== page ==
Endless Summer 2019
The Bocce Challenge: Stone Harbor’s ‘Super Bowl’ a Battle of the Sexes
By Sam Donnellon
Pam Talone lags her shot to begin women’s league game.
Peg Sutton was on a stroll with her grandchildren in early August when she stopped at a familiar site. The bocce courts on 96th Street were full of people, just as they are every Wednesday morning during the summer. That’s when her eight-team league consisting entirely of retired women assembles for the usual combo platter of play, talk and, yeah, some occasional good-natured taunts.
These people, though, were all mostly retired men. In a league of their own.
Not overly impressed, Sutton issued a challenge right then and there: Your best versus our best, for bragging rights to the town.
“I said, ‘What do you think, guys?’’’ recalls Tim Gear, a longtime Recreation Department fixture who plays in the men’s league – and officiates the women’s games every Wednesday morning.
“And they said, ‘What do you think?’
“I said, ‘Let’s get it on.’ “
Roe Hufner demonstrates her championship form.
And so they will on Sept. 5, the first Stone Harbor bocce “Super Bowl’’ showdown, pitting the best team in the men’s league at the time (their season ends Sept. 13) against the already crowned women’s champion (they finish a few weeks earlier). It’s a best-of-three format, and while it won’t be a long, cold winter for the loser – most will head south soon after, regardless of the outcome – pride will definitely be on the line.
“The guys aren’t taking anything for granted,’’ Gear says. ‘’Two of the guys I play with also play down in Florida over the winter. And they say down there, the women are the best.’’
Locally, Gear is the most qualified to judge that. He’s been playing with the men for years, and when the women began a league of their own three summers ago, he was there to organize things – and settle disputes.
That’s right, disputes. Gear and his quickly accessed tape measure allow for play to continue smoothly, so much so that when Gear’s work duties threatened to put him elsewhere this summer, the women reversed that call in a hurry.
With his wide, sun-shielding hat and endless smile, Gear has become a Bocce Godfather of sorts. He issues points, keeps the standings and joins in on the jokes.
All eyes are on Connie Dillon as she competes in league play in early August.
Bocce has its roots in the Roman Empire, and Italian immigrants are generally credited with introducing it to North America and nurturing it into what is now a widely played summer game. It is simple in structure and scoring, the goal being to lob or roll your ball closest to the small white ball, or pallino, thrown out by one team at the start of each round. Teams receive a point each for the number of balls they place closer to the pallino (“jack’’ is another term commonly used) than the opposing team has. Which means games can be won quickly if your team is on its game and your opponent is not.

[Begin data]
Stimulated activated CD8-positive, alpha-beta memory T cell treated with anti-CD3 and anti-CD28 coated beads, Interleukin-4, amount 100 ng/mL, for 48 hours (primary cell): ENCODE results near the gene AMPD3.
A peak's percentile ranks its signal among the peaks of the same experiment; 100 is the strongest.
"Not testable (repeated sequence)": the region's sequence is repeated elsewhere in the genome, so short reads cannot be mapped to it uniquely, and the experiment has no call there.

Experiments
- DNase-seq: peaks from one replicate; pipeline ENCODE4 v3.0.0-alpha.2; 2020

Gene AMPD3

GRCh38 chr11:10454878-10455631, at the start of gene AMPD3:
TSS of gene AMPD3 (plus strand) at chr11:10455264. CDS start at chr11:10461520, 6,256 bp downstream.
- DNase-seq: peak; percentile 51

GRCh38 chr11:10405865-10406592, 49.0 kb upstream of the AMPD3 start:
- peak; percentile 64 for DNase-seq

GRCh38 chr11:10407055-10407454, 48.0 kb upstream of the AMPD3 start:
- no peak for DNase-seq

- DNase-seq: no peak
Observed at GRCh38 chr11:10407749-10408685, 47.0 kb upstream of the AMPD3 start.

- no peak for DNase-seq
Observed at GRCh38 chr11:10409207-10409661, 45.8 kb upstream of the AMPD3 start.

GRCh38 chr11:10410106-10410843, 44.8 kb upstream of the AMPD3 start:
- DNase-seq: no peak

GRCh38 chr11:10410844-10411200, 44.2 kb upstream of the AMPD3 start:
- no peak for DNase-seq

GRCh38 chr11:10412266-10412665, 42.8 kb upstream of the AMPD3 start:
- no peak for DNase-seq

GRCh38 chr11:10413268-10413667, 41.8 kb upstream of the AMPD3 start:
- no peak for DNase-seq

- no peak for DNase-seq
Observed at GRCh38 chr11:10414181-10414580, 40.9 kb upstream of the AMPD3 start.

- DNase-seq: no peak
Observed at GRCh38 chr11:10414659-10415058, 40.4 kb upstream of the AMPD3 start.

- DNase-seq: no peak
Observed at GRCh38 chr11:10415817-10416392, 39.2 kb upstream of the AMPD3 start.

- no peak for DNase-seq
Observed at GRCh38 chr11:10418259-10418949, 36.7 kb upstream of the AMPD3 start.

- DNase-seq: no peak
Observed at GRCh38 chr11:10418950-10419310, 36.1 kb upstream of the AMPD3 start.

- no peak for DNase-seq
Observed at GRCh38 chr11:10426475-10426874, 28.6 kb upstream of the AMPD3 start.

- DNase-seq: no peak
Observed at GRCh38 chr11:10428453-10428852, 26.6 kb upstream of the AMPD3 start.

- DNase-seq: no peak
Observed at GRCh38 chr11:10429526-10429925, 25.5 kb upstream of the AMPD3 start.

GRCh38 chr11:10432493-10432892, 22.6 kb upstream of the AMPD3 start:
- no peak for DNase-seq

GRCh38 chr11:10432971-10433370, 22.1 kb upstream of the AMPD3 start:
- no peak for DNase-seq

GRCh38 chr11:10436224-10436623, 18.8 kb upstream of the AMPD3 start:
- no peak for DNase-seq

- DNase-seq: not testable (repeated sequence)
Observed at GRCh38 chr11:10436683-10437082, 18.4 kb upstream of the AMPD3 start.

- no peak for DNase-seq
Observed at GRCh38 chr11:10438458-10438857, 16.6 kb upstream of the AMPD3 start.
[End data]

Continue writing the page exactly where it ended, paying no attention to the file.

“This is exactly where we want you – 1 to 10,’’ Pam Talon says facetiously to Roe Hufner as her team is being swamped by one of the league’s top teams. “Wouldn’t want it any other way.’’
Her team lost shortly after that.
(right) Pam Talone (left) and Cathy Hammer celebrate a team win.
It’s not all a laughing matter, though. A competitive streak runs through the morning’s proceedings. Most of the league’s teams are separated by a win or two, and the endless chatter isn’t for everyone.
“Sometimes you have to get out of the social part and really focus,’’ says Sandy Slabik. “And I can do that.’’
Slabik, 74, is a former athlete, as are many of the women involved. Some still play tennis regularly, some golf, some have purchased their own bocce set since they got involved in the league, practicing on the hard sand when the tide rolls out.
But like golf, such practice doesn’t prepare them for the variations to their artificial-turf playing surface that weather can inflict.
“Some of us come and throw a few beforehand just to gauge the speed,’’ Slabik says. “If there is rain, it’s a whole lot slower.’’
Says Hufner, another former athlete and one of the league’s better players: “It’s competitive. Yet we want to have some fun.’’
The “Super Bowl’’ will be emblematic of that. Several women eye the writer and photographer for this story warily at first – “I thought we were being scouted,’’ says Cathy Hammer, 68 and still an active tennis player.
As for scouting the men? Well, besides Sutton’s chance encounter that day, most of the women confess to being unaware of the opposing league’s skill level.
“We usually get a drone,’’ Slabik says. “Take pictures.’’
She was kidding. Probably.
Then, again, she’s the one who talked about getting down to business.
“Maybe we can make this an annual thing,’’ Gear says, still smiling. “It should be a lot of fun.’’
BOCCE BATTLE OF THE SEXES
For the ultimate Stone Harbor Championship
9am, Wednesday, Sept. 4
Stone Harbor Bocce Courts
97th Street and Seng Place
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